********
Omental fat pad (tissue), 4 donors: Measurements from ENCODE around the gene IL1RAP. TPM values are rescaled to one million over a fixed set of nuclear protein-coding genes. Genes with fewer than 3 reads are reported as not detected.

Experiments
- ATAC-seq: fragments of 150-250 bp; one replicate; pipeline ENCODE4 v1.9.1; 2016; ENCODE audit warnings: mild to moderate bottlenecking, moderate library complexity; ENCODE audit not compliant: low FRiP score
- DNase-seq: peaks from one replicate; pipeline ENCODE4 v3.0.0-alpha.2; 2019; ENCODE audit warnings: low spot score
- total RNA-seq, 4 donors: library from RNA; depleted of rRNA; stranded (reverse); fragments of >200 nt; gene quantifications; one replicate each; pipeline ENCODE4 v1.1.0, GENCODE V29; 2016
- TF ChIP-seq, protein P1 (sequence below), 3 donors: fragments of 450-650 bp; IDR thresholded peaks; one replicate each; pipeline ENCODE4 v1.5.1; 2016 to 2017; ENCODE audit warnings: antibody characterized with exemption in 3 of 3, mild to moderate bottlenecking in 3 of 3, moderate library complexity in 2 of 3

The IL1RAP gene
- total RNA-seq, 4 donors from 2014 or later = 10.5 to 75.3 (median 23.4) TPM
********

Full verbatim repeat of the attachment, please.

Omental fat pad (tissue), 4 donors: Measurements from ENCODE around the gene IL1RAP. TPM values are rescaled to one million over a fixed set of nuclear protein-coding genes. Genes with fewer than 3 reads are reported as not detected.

Experiments
- ATAC-seq: fragments of 150-250 bp; one replicate; pipeline ENCODE4 v1.9.1; 2016; ENCODE audit warnings: mild to moderate bottlenecking, moderate library complexity; ENCODE audit not compliant: low FRiP score
- DNase-seq: peaks from one replicate; pipeline ENCODE4 v3.0.0-alpha.2; 2019; ENCODE audit warnings: low spot score
- total RNA-seq, 4 donors: library from RNA; depleted of rRNA; stranded (reverse); fragments of >200 nt; gene quantifications; one replicate each; pipeline ENCODE4 v1.1.0, GENCODE V29; 2016
- TF ChIP-seq, protein P1 (sequence below), 3 donors: fragments of 450-650 bp; IDR thresholded peaks; one replicate each; pipeline ENCODE4 v1.5.1; 2016 to 2017; ENCODE audit warnings: antibody characterized with exemption in 3 of 3, mild to moderate bottlenecking in 3 of 3, moderate library complexity in 2 of 3

The IL1RAP gene
- total RNA-seq, 4 donors from 2014 or later = 10.5 to 75.3 (median 23.4) TPM